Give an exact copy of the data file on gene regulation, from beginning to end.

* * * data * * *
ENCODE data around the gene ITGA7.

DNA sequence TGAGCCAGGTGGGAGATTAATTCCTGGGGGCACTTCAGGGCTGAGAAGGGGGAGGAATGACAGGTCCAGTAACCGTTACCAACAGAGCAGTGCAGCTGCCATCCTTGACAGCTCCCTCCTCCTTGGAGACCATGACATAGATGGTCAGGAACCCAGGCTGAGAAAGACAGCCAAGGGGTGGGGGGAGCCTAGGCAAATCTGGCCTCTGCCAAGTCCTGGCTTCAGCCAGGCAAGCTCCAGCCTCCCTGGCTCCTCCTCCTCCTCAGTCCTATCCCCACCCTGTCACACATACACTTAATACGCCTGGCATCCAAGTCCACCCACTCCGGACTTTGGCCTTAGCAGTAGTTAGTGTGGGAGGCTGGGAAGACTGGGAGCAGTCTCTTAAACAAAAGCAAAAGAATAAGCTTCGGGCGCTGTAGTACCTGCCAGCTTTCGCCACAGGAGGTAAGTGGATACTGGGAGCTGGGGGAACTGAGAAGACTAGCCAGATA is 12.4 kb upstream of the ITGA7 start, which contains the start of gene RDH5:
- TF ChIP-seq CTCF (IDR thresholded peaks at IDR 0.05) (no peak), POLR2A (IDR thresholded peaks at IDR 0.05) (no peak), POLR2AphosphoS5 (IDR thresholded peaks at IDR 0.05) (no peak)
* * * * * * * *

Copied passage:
ENCODE data around the gene ITGA7.

DNA sequence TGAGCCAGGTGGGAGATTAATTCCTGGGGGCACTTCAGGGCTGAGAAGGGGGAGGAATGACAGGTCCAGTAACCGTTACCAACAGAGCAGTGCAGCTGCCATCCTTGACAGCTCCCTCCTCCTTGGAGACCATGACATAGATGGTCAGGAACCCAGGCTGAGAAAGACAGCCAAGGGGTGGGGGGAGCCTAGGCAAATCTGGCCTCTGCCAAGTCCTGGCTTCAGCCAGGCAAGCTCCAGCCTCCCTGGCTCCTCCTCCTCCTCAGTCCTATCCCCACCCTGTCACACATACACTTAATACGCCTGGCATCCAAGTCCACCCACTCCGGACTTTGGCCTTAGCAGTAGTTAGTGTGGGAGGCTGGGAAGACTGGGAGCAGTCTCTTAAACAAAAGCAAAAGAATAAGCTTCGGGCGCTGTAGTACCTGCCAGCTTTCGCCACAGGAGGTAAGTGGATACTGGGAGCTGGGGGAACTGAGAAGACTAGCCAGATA is 12.4 kb upstream of the ITGA7 start, which contains the start of gene RDH5:
- TF ChIP-seq CTCF (IDR thresholded peaks at IDR 0.05) (no peak), POLR2A (IDR thresholded peaks at IDR 0.05) (no peak), POLR2AphosphoS5 (IDR thresholded peaks at IDR 0.05) (no peak)